Planet Smalltalk

April 24, 2017

Pharo Weekly - Gathering statistics on messages sent to an object

If you subscribe to pharo-dev you will have seen that I’ve been looking
at the primitives used in DiskStore.

As part of that investigation I wanted to get an idea of which messages
are typically sent to DiskStore and how often.

Denis Kudriashov provided a neat package that implements a “halt on
next object call”.  I’ve been wanting to play with the package for a
while and decided this was a good opportunity.

I’ve extended that package to keep count of how many times messages are
sent to a target object, e.g.:

| point trace |

point := 2@3.
trace := ExternalSendStats logStatsFor: point.
trace stats.
“a Dictionary(
#y->1 )”

The package is probably too simplistic, and there’s bound to be other
ways to do this, but it met my immediate needs and gave me a chance to
try out the Ghost package.  I’ll extend it if and when I need to.

Many thanks to Denis for making the Ghost package available, and
hopefully this is useful for someone, or at least triggers some new

Denis’ original article is at:

The extensions can be installed with:

Metacello new
baseline: ‘AkgGhost’;
repository: ‘github://akgrant43/akg-ghost:master/mc’;



Hi Alistair.

Do you know that you are able to count any message send? (not only external).
For this you need prevent meta recursion. Now inside message processing you do:
aMessage sendTo: anObject

which produces another intercepting message #perform:withArguments which repeats original message send.

Fortunately Ghost handles such kind of meta recursion and there is no infinite loop here: any self-sends are ignored in such cases.
If you want intercept any message try following code:
ExternalSendTrace>>send: aMessage to: anObject
| method |
announcer announce: (ExternalSendAnnouncement message: aMessage trace: self).
method := anObject class lookupSelector: aMessage selector.
^GHMetaMessages executeWith: anObject andArguments: aMessage arguments method: method
In that case we lookup and execute method by using mirror primitive which not sends any message to object.
For example:
rect := 10@30 corner: 100@300.
trace := ExternalSendStats logStatsFor: rect.
rect area.
trace stats.
 “a Dictionary(#area->1 #height->1 #width->1 )”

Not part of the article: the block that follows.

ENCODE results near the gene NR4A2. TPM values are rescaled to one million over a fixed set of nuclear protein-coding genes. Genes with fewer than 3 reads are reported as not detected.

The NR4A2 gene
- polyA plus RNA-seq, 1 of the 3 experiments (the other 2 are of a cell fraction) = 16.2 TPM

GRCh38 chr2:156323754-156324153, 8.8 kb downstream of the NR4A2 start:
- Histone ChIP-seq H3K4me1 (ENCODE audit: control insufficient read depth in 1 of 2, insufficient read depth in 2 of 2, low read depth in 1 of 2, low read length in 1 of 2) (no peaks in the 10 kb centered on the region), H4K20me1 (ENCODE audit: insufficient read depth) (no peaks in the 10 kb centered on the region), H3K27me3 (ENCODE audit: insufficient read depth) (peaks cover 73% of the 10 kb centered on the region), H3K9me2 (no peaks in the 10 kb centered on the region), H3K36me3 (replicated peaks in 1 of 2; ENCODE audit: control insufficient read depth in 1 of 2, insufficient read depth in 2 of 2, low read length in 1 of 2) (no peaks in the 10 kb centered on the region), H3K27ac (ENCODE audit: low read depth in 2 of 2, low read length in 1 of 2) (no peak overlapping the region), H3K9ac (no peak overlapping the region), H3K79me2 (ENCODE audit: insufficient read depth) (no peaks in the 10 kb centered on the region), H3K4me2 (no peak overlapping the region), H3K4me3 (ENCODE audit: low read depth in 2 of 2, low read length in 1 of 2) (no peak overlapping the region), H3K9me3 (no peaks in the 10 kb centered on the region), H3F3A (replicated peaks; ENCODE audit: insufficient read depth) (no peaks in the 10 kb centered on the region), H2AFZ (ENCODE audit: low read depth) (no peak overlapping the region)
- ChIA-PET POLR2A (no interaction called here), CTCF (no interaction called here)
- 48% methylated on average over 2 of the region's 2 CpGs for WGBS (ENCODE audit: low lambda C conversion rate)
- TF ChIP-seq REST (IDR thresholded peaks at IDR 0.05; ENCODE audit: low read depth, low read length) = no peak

April 23, 2017

Pharo Weekly - Pharo Sprint App to improve coordination during Pharo Sprint


We are happy to announce a new application called Pharo Sprint App. The main idea of the application comes from the whiteboard that have been used during Pharo Sprints and was also adopted in Chile.
As the Pharo Sprint is organized in several places around the world, we miss the connection with other guys. For that reason we decided to move the physical whiteboard to the internet and developed Pharo Sprint App.
How does it work? Participants choose a case from the ‘proposed’ or ‘all’ list. Once they are done, they move it to the ‘done’ list. We believe that the application will encourage other people, especially newcomers, to join us during the events and have a fun, together with other developers.
How To Use It?
• Execute the image, using the corresponding VM for Pharo 6
• Run the application from World Menu / Communication / Pharo Sprint
• Login, using your FogBugz account, wait a bit, then choose a case and have a happy programming 🙂

Everybody participating in the sprints should use the Pharo Sprint image.

The upcoming event is on Friday April 28
The application is deployed in Pharo 6 (32 and 64bits). More details are available at:
I will appreciate any feedback.

April 20, 2017

ESUG news - CFP - IWST 2017

International Workshop on Smalltalk Technologies - CALL FOR PAPERS

Goals and scopes

The goals of the workshop is to create a forum around advances or experience in Smalltalk and to trigger discussions and exchanges of ideas. The topics of your paper can be on all aspect of Smalltalk, theoretical as well as practical. Participants are invited to submit research articles or industrial papers. This year we want to open two different tracks: one research track and one industrial track with less scientific constraints. We expect papers of three kinds: